Calculation: This calculation is a rather tough one, but we do gain several clues from the scene, as pointed out by Joshua Brown.
The first clue is Luke’s reaction while being struck with the Force lighting, as he is able to call out in a plea for help, and though he is in obvious agony the attack is not fatal. Based on the science of the effect of electricity on the human body, this reaction from Luke would suggest he was experiencing between an AC-3 or AC-4 injury from the Force lighting. Given the evidence that the longest continuous length of time that Luke was being struck exceeded 10 seconds, the below chart would suggest the current coursing through Luke’s body likely didn’t exceed 30 milliamps (mA).
With the current of the Force lighting in Luke’s body established, the other piece of data we would need is the resistance of Luke’s body– which we can assume is about 100,000 Ohms, the upper limit for the internal resistance of the human body (Luke is a trained Jedi, after all).
Referencing our high school physics textbooks, we’ll remember that power equals current squared times resistance. Plugging in a current of 30 mA and a resistance of 100,000 Ohms gives a Force lighting power of 90 Watts.
Real World Comparison: To put that power in perspective, 90 Watts is about the upper limit for power adapters for Macbook laptops. Surely you don’t want that much electricity coursing through your body, but it’s also an amount of power we routinely carry around in our backpacks.
This amount of power might not seem like much, but watch the scene again and consider whether it truly looked like the Emperor was using all his strength to kill Luke– or was he instead using just a portion of his powers to torture Luke as a message to Luke and/or Darth Vader? It also does end up being a deadly amount of power, as it serves as enough to knock out the electronics of Darth Vader’s life-supporting suit and causes his death.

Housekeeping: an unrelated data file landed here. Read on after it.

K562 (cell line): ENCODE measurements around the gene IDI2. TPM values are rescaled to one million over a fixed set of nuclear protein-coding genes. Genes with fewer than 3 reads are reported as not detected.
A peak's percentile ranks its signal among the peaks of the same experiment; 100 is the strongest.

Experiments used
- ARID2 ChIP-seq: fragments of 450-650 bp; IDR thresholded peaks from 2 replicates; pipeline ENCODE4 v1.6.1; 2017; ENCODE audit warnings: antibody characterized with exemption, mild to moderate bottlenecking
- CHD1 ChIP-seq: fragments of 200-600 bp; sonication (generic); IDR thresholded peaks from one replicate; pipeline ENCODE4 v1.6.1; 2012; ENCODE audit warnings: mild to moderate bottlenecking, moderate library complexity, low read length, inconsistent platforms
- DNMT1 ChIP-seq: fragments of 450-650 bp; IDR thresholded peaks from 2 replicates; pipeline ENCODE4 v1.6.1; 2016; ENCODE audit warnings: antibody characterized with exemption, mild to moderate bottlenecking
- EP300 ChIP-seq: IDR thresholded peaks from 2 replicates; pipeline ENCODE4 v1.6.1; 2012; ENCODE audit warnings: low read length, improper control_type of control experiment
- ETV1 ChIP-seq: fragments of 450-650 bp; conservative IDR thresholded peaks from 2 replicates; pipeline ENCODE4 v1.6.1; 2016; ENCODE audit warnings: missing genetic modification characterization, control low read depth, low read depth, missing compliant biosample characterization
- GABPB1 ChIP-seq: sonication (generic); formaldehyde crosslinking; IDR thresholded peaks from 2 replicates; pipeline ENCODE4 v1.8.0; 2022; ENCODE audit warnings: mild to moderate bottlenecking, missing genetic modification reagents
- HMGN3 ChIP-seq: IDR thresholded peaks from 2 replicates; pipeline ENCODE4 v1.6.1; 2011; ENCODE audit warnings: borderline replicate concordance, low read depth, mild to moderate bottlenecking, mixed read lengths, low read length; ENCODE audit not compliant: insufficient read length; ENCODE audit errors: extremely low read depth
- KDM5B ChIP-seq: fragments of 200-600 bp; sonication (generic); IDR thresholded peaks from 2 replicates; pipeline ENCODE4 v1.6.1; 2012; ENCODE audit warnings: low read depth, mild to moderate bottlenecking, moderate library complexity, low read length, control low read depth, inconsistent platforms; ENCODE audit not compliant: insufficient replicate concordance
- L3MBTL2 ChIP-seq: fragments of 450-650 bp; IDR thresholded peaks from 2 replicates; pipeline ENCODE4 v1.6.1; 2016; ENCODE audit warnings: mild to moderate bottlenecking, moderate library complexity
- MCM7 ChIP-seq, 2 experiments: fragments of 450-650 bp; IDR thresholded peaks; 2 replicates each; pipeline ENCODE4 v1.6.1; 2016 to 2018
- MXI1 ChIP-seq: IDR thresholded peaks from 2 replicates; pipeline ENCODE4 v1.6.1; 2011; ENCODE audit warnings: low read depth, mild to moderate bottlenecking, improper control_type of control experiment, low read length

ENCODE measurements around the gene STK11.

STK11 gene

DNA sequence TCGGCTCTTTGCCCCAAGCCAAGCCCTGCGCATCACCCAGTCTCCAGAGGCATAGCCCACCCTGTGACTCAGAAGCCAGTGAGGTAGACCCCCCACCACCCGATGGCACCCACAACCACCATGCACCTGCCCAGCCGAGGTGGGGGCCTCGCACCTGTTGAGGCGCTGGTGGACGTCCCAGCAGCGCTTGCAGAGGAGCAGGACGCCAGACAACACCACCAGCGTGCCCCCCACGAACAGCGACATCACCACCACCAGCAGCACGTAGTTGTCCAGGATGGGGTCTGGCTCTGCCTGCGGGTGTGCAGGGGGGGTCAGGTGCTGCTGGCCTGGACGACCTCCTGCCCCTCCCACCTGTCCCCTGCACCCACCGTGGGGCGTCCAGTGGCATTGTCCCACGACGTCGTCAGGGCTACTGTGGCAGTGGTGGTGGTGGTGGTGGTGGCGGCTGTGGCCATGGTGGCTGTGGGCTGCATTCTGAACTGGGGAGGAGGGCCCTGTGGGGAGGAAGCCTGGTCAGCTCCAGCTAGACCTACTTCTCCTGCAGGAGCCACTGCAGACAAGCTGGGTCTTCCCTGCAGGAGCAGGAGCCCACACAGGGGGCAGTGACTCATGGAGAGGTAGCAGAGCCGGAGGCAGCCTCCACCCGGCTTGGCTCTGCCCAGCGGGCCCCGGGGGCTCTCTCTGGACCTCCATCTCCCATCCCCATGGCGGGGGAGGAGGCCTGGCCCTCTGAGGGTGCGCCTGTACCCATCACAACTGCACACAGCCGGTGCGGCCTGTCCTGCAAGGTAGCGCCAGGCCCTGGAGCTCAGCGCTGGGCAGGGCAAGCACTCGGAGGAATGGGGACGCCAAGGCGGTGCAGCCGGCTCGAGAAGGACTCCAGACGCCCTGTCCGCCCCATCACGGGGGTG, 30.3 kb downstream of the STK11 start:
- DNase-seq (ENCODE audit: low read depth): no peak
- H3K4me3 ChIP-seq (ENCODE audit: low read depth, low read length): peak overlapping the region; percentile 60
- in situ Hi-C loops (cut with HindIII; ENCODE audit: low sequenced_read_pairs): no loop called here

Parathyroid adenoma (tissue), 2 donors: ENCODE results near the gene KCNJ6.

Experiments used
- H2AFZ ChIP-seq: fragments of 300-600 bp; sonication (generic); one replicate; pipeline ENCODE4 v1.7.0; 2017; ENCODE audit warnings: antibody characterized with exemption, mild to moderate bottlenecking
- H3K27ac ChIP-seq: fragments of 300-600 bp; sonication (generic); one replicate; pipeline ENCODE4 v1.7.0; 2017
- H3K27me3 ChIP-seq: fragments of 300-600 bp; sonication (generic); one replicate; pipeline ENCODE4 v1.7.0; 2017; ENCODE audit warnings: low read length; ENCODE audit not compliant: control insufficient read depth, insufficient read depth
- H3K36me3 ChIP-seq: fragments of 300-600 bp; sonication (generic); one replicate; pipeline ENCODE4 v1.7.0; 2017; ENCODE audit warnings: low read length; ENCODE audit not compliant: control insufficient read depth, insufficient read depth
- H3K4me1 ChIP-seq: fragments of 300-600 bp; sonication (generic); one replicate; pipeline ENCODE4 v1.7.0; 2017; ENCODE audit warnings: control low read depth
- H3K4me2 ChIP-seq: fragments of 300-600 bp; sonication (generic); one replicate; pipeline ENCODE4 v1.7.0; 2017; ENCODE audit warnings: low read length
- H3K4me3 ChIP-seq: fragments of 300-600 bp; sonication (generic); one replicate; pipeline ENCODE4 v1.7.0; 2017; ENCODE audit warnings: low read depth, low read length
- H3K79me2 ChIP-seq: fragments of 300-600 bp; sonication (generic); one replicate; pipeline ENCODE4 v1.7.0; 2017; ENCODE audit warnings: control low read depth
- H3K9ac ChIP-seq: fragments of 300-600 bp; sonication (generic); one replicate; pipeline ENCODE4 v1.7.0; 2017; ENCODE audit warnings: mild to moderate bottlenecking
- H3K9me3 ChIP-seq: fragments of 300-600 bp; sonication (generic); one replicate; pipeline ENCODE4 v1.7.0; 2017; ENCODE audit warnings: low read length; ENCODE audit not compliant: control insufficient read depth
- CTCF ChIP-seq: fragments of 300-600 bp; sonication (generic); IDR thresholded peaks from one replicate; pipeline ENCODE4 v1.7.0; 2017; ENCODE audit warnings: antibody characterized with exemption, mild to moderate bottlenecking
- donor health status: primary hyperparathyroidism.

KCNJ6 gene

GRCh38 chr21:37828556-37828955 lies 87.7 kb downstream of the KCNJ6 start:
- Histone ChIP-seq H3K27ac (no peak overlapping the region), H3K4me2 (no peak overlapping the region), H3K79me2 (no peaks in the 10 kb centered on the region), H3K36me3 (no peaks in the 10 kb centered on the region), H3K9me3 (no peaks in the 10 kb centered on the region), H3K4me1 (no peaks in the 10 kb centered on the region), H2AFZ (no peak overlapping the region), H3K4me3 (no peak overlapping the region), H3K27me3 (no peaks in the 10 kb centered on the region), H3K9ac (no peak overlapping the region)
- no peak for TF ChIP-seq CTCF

Darth Vader Force choking and throwing into the ceiling a Rebel trooper
Description: Among the many aspects of Darth Vader that makes him such a menacing presence is his combination of raw power and his tendency to use that power to intimidate those weaker than him. This combination is displayed each time he uses the Force to choke a subordinate or adversary without ever laying a finger on them. This power was on display in the final scene of Rogue One, as he laid waste to a number of Rebel troopers who stood between him and the stolen plans for the Death Star, with one poor trooper being lifted and slammed against the ceiling in a fit of rage (one of the biggest on-screen payoffs in Star Wars films, in my opinion, which can be watched here).
Calculation: Rhett Allain, a physics professor, analyzes this scene for Wired to determine the power of this demonstration of the Force. Allain has to make a couple of assumptions and educated guesses– namely that the Rebel trooper is the size of an average man (1.75 meters tall and 70 kilograms in mass) and that the gravity inside the ship is the same as gravity on Earth at 9.8 Newtons/kilogram.
With that information, Allain then uses a video tracker on the scene to determine that the trooper is lifted up to a height of about 1.5 meters in 0.46 seconds at a constant speed of about 3.3 meters per second.
Time once again to employ the high school physics text book to find that the total work done is calculated as the change in kinetic energy (0.5 times mass times velocity squared) plus the change in potential energy (mass times gravity times height). Plugging in the values listed gives a total work done of 1,410 Joules, which when divided by a time of 0.46 seconds gives the total power output of 3,065 Watts.
Real World Comparison: To put the power output of 3,065 Watts, or about 3.1 kilowatts (kW), in perspective– consider that 3.1 kW equates to about 4.1 horsepower. Commonly found outboard engines for small motorboats, such as this one, are rated at 4 horsepower as well– so at a moment’s notice Darth Vader is summoning the strength of a small motorboat. While that again doesn’t sound particularly scary, the clip shows the effect that this amount of power output can have when put in the wrong (robotic) hands.
Yoda lifting an X-Wing out of the swamp